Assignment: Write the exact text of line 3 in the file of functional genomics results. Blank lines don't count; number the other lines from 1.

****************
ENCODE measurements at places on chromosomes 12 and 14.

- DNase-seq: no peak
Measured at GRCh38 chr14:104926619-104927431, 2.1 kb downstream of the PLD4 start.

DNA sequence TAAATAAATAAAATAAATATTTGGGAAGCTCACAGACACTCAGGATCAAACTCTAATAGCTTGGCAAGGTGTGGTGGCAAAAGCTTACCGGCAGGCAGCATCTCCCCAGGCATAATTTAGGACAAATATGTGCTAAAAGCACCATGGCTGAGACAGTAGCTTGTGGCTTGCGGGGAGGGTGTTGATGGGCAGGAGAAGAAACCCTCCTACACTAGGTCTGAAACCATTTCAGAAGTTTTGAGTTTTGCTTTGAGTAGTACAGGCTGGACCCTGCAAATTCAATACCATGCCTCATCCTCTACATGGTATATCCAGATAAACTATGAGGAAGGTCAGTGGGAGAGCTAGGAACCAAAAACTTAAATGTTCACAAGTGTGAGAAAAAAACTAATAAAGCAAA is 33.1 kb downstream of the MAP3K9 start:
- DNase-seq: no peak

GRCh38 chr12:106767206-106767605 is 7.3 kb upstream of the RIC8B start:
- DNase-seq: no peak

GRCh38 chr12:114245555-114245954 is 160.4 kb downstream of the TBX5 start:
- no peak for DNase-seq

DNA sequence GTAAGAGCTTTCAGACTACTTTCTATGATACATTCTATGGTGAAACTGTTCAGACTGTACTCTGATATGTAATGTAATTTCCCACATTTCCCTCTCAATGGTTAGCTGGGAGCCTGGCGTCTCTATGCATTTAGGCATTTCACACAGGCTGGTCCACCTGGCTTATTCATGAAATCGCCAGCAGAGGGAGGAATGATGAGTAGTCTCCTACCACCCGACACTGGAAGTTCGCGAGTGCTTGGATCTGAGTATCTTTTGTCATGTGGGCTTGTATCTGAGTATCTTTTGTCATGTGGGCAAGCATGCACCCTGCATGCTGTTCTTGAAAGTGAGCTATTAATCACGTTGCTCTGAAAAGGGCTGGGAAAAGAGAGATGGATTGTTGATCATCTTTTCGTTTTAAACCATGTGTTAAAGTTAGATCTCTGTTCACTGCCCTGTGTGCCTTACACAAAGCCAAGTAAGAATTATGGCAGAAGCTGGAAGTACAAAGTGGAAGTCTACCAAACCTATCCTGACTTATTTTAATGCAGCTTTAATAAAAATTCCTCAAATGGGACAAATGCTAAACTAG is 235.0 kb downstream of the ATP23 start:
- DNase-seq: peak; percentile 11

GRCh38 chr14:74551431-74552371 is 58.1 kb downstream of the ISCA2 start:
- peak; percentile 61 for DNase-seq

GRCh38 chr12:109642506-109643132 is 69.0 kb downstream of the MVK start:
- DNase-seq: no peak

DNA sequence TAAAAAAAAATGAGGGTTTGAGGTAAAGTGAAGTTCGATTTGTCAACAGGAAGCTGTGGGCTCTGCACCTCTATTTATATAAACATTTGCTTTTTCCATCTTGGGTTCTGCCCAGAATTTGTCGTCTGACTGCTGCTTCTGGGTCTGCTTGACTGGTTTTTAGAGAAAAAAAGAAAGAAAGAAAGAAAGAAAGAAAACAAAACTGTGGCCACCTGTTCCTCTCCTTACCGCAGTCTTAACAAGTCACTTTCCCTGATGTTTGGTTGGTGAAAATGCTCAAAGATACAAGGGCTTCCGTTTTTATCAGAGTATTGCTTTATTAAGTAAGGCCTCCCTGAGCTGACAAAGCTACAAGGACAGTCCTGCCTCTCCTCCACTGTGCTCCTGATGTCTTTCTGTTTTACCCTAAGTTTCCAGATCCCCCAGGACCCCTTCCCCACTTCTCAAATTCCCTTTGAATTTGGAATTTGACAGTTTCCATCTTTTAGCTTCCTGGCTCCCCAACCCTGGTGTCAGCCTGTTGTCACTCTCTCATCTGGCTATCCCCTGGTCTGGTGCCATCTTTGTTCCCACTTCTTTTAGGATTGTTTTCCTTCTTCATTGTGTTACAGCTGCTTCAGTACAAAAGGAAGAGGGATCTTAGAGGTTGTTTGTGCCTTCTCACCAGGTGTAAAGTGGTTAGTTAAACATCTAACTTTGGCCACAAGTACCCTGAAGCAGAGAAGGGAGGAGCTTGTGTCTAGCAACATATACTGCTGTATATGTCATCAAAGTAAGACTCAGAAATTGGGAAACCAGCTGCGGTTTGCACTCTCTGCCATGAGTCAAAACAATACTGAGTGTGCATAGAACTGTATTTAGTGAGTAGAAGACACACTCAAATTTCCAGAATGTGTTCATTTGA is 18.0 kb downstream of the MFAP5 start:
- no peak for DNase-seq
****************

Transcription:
Measured at GRCh38 chr14:104926619-104927431, 2.1 kb downstream of the PLD4 start.